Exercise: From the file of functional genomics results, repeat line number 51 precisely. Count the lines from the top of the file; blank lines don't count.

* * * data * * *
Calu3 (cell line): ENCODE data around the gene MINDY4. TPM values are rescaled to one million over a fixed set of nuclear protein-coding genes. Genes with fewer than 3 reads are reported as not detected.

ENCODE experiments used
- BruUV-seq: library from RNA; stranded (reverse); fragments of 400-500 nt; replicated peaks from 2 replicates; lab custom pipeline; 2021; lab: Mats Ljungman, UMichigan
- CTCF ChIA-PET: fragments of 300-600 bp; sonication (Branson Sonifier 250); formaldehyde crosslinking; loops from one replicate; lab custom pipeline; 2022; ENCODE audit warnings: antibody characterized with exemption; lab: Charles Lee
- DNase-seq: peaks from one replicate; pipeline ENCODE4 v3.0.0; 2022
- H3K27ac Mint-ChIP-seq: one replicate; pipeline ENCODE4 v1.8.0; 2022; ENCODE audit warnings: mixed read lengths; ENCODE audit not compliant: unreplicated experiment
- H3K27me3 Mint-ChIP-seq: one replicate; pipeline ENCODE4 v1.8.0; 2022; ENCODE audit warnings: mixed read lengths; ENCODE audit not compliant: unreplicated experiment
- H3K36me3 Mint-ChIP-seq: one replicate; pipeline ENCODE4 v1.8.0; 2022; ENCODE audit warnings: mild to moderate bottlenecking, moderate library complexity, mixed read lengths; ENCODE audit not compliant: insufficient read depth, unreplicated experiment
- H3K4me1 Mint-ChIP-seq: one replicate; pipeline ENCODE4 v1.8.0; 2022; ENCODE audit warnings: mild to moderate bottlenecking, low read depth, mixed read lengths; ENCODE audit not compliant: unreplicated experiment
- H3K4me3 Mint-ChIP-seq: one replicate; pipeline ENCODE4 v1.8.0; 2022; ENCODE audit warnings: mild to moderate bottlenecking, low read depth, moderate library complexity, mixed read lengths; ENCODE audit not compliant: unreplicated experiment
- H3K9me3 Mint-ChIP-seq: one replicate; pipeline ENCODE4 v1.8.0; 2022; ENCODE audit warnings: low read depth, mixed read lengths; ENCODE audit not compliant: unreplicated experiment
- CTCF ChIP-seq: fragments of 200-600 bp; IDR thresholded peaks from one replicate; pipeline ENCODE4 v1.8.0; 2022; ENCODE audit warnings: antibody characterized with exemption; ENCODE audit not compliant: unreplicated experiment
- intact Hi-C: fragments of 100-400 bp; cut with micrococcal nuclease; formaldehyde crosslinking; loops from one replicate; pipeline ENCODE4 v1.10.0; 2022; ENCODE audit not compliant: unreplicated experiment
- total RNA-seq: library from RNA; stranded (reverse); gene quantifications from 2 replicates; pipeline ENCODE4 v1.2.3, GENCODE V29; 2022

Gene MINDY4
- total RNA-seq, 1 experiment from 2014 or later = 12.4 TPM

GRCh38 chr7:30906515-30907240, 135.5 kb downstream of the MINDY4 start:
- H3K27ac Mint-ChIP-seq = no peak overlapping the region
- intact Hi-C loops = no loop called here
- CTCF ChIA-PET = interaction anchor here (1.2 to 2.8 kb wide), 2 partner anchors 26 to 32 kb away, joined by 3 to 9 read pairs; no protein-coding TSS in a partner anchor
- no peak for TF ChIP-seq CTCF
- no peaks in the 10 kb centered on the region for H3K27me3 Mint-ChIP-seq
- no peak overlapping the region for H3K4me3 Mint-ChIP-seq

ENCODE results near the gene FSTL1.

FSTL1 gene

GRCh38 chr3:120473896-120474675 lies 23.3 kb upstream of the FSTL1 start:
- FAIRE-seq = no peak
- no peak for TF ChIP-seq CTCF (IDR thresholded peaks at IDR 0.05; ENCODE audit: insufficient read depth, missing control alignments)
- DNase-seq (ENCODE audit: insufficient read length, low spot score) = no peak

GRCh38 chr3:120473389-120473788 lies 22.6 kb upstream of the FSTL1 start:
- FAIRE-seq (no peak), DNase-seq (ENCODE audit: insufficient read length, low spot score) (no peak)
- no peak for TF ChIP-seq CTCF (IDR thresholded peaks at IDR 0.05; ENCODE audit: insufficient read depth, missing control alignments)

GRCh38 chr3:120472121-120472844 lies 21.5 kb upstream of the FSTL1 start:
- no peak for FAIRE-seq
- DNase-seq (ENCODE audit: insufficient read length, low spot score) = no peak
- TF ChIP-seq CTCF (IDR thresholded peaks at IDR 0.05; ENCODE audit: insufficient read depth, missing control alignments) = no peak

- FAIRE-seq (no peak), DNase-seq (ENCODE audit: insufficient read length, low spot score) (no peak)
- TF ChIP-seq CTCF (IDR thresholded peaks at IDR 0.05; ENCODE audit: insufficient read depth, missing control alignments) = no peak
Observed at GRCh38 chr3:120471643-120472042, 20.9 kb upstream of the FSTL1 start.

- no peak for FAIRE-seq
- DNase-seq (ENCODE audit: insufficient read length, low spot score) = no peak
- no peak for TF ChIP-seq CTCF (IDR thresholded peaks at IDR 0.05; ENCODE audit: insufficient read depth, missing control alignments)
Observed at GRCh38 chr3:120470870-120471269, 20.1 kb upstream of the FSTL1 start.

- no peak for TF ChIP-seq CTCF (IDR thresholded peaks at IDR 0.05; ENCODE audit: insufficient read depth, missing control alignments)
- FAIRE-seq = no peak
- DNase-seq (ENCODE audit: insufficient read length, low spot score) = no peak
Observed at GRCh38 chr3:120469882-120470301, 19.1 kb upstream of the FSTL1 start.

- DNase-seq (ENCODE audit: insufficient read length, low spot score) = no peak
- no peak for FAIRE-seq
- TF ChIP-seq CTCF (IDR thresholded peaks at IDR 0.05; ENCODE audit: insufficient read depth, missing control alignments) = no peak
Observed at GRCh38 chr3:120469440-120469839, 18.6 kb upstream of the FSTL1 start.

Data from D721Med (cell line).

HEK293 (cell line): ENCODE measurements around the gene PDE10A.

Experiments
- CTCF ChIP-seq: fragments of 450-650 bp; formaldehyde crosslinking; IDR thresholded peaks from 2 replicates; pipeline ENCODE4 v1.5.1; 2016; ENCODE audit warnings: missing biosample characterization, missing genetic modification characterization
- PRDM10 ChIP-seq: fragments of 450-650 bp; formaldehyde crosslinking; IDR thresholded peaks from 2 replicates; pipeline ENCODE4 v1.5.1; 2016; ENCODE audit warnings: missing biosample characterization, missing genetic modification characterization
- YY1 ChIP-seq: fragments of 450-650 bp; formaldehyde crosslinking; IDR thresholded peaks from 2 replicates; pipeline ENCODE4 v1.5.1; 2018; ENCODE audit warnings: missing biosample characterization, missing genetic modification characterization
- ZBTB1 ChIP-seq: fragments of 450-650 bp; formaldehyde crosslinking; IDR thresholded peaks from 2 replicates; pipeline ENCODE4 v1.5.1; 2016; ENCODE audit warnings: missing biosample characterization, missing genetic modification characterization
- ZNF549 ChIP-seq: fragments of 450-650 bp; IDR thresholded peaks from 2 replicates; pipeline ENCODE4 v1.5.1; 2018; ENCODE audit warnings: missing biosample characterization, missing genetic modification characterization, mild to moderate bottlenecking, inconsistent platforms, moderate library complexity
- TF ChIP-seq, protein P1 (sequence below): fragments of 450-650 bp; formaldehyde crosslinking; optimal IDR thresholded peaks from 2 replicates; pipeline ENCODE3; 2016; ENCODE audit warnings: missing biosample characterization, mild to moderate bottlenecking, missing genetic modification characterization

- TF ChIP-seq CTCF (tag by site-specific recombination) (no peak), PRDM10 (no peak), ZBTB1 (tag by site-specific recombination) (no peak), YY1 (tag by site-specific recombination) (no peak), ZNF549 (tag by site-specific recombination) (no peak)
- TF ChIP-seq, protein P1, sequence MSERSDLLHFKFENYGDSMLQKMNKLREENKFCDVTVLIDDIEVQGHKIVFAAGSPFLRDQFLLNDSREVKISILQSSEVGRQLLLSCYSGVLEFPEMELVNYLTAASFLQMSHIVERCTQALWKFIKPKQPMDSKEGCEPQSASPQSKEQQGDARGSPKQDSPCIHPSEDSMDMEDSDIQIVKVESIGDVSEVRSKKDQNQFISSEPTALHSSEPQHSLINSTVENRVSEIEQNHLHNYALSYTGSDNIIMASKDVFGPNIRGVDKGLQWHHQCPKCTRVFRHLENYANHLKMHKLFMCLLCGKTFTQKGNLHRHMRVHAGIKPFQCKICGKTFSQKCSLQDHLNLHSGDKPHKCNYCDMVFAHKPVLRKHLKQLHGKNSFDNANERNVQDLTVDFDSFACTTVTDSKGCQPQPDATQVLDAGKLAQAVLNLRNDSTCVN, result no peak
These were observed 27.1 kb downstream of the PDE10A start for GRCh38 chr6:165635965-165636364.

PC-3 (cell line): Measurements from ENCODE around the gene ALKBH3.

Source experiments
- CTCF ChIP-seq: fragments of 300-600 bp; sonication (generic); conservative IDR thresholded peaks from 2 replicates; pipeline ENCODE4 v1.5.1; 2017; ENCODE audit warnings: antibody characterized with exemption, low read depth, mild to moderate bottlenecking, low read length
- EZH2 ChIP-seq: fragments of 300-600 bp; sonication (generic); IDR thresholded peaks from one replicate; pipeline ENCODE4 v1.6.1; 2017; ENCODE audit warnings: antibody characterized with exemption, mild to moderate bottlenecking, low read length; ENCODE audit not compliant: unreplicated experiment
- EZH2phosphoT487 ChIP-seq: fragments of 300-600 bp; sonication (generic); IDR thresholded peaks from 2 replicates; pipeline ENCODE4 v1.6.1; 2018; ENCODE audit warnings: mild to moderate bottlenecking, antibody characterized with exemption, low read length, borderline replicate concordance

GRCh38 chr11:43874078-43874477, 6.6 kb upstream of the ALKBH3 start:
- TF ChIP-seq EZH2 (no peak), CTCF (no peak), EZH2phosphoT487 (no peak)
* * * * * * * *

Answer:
Observed at GRCh38 chr3:120469440-120469839, 18.6 kb upstream of the FSTL1 start.